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< Contents ERCIM News No. 54, July 2003

Internet and Isolated Villages: An Opportunity for Development

by Diego Puppin

A recent study proposes a reliable and inexpensive solution for Internet access in isolated villages in Bhutan. The results of the study are to be proposed to the United Nation Development Programme and to the Government of Bhutan for implementation.

Information and Telecommunication Technologies (ICT) are tools that can boost development in emerging nations. In a developing country, ICTs can give access to information resources that are difficult or expensive to reach otherwise. Besides the relevant governments, international agencies such as the United Nation Development Programme (UNDP) and International Telecommu-nication Union (ITU) are working to bring forth the best technologies to give developing countries a boost in their development and to narrow the digital divide. Nonetheless, the lack of cheap Internet connection, or of electric power, can prevent the implementation of digital services in rural and isolated communities. Simple technological solutions can be effectively deployed to face these limitations: the transfer of solutions from research laboratories to the villages can bring opportunities for growth.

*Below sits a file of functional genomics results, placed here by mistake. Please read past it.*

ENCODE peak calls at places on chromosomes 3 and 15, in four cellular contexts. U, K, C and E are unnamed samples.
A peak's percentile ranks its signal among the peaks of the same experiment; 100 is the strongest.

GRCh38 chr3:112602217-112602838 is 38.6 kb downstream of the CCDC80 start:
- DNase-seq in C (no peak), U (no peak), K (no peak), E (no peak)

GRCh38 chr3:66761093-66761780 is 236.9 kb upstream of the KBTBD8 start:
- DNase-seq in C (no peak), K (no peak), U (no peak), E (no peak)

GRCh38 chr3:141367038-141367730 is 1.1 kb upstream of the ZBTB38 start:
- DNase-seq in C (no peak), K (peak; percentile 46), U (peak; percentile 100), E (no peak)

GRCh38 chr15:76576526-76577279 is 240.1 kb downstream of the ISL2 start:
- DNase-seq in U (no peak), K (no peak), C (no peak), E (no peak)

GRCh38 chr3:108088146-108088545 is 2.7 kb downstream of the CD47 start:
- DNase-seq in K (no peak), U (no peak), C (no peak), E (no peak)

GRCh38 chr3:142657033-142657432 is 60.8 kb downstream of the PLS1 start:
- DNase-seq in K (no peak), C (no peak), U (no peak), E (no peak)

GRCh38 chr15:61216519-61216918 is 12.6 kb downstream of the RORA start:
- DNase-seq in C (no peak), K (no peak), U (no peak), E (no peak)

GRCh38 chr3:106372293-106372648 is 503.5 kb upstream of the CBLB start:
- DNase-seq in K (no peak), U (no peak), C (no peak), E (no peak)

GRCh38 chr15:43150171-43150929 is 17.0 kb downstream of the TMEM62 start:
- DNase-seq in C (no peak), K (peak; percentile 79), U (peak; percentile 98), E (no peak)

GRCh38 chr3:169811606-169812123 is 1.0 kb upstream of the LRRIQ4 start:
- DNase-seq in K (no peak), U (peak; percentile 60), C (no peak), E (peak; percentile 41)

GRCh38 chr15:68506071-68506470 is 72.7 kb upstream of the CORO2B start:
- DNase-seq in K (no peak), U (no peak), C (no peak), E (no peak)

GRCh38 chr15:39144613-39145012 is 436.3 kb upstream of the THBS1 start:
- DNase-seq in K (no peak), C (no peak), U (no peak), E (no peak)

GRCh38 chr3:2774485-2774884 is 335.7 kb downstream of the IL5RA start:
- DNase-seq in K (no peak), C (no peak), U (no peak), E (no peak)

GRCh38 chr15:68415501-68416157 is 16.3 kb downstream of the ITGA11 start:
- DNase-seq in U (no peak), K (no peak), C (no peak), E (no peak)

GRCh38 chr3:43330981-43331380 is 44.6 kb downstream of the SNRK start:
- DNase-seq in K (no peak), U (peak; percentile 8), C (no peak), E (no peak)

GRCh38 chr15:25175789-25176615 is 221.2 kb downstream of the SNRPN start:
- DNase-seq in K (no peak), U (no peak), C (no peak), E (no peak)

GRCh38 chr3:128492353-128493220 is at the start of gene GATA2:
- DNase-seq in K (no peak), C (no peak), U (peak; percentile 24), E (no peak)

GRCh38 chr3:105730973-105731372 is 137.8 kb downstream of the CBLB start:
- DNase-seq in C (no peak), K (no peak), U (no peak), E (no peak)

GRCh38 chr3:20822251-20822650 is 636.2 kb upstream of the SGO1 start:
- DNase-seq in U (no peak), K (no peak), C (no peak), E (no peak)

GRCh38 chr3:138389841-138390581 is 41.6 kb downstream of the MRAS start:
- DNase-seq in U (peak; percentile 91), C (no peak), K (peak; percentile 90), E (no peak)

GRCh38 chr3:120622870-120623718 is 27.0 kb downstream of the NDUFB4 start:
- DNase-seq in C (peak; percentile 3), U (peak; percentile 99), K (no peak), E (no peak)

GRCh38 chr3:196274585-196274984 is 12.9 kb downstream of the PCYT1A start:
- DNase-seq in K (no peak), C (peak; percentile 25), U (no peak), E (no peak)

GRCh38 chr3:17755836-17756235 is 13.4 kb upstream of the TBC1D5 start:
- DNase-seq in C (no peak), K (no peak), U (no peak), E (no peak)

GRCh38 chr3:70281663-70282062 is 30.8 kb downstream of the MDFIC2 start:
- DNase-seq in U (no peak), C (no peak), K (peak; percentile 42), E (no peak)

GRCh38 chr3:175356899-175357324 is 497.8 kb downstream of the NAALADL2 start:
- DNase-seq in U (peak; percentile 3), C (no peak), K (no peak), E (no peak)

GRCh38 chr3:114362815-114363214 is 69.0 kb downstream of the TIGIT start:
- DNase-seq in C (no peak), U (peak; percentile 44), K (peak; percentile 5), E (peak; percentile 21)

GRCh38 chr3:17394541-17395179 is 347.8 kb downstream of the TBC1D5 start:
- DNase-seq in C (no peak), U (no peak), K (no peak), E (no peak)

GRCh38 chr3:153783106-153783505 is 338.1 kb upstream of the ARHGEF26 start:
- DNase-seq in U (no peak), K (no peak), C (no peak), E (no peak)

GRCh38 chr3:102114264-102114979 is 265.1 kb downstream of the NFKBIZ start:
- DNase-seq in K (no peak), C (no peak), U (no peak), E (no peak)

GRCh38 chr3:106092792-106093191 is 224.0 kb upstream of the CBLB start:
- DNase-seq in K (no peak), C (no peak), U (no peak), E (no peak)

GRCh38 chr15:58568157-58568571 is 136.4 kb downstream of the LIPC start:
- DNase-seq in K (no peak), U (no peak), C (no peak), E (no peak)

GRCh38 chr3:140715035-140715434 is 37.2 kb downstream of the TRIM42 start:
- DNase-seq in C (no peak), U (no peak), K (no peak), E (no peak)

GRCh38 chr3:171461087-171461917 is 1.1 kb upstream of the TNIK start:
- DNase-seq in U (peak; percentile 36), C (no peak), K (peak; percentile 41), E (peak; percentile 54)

Here, we want to highlight some of the contributions of a recently published study on the use of ICT solutions to offer a reliable and inexpensive Internet connection to isolated villages in Bhutan. The analysis was completed by a group of four MIT students, and is to be proposed to the UNDP and to the Government of Bhutan for implementation.

When the village is online, a number of initiatives can be planned.
When the village is online, a number of initiatives can be planned.
Courtesy of Per K. Sorensen.

In our analysis, we quickly realized that access to the Internet in a developing country can be extremely costly. Various strategies to reduce the required bandwidth or the on-line time have been developed. Offline Internet is a very promising approach, explored, among others, by the TeK (Time equal to Knowledge) group at MIT. The idea is simple: when browsing the Internet, a user will only have access to pages locally stored in a big cache in the local disk. If a page is not locally stored, a request for the page will be queued, and completed the first time the machine goes online.

But a second way is offered by TeK. When users are looking for some data on the Net, they will fill a form with the necessary keywords describing their interest, the same way they would do with a common search engine. This information will be sent to a TeK server when the machine goes online. Later on, when the machine goes online a second time, the compressed results will be retrieved from the TeK server, and the users can navigate them, as they would do from the result page of any search engine. All the results of previous queries, and queries from other users, are kept stored, and they are available to all the users. Over time, TeK will build a local library with knowledge of interest to that community.